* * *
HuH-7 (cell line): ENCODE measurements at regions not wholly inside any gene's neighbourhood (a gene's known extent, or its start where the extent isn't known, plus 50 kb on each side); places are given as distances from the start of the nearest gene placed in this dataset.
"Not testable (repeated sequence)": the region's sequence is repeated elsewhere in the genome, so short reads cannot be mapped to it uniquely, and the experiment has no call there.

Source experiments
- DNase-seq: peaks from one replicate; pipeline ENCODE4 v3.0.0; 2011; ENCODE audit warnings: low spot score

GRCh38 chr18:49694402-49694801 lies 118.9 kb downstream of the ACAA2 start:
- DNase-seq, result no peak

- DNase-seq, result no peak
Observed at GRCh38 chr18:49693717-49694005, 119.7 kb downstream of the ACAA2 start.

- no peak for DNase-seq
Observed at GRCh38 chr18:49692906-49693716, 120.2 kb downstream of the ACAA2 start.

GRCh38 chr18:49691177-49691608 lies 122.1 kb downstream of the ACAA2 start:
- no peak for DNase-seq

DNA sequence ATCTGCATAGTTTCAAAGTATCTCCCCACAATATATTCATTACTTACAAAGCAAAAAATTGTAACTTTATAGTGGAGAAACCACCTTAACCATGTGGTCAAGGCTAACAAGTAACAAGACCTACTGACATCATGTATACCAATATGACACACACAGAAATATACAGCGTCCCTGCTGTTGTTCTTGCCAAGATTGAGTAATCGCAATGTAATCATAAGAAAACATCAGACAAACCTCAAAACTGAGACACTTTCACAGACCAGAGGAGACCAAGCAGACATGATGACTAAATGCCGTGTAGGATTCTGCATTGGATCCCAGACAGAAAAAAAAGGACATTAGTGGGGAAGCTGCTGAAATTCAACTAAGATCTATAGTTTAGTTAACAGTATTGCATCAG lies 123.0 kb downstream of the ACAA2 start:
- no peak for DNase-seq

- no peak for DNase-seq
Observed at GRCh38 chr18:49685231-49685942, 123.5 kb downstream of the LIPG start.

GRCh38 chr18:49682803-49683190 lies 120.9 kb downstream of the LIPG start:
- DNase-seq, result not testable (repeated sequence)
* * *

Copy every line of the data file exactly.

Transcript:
HuH-7 (cell line): ENCODE measurements at regions not wholly inside any gene's neighbourhood (a gene's known extent, or its start where the extent isn't known, plus 50 kb on each side); places are given as distances from the start of the nearest gene placed in this dataset.
"Not testable (repeated sequence)": the region's sequence is repeated elsewhere in the genome, so short reads cannot be mapped to it uniquely, and the experiment has no call there.

Source experiments
- DNase-seq: peaks from one replicate; pipeline ENCODE4 v3.0.0; 2011; ENCODE audit warnings: low spot score

GRCh38 chr18:49694402-49694801 lies 118.9 kb downstream of the ACAA2 start:
- DNase-seq, result no peak

- DNase-seq, result no peak
Observed at GRCh38 chr18:49693717-49694005, 119.7 kb downstream of the ACAA2 start.

- no peak for DNase-seq
Observed at GRCh38 chr18:49692906-49693716, 120.2 kb downstream of the ACAA2 start.

GRCh38 chr18:49691177-49691608 lies 122.1 kb downstream of the ACAA2 start:
- no peak for DNase-seq

DNA sequence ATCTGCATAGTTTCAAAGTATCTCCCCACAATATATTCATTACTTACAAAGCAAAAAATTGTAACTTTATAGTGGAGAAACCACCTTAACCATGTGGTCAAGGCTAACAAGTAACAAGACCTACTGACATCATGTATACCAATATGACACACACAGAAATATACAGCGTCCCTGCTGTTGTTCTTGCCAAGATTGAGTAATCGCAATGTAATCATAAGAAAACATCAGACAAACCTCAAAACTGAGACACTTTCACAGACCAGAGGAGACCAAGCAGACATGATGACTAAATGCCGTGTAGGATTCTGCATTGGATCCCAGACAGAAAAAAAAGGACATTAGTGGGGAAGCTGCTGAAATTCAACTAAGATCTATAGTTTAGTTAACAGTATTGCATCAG lies 123.0 kb downstream of the ACAA2 start:
- no peak for DNase-seq

- no peak for DNase-seq
Observed at GRCh38 chr18:49685231-49685942, 123.5 kb downstream of the LIPG start.

GRCh38 chr18:49682803-49683190 lies 120.9 kb downstream of the LIPG start:
- DNase-seq, result not testable (repeated sequence)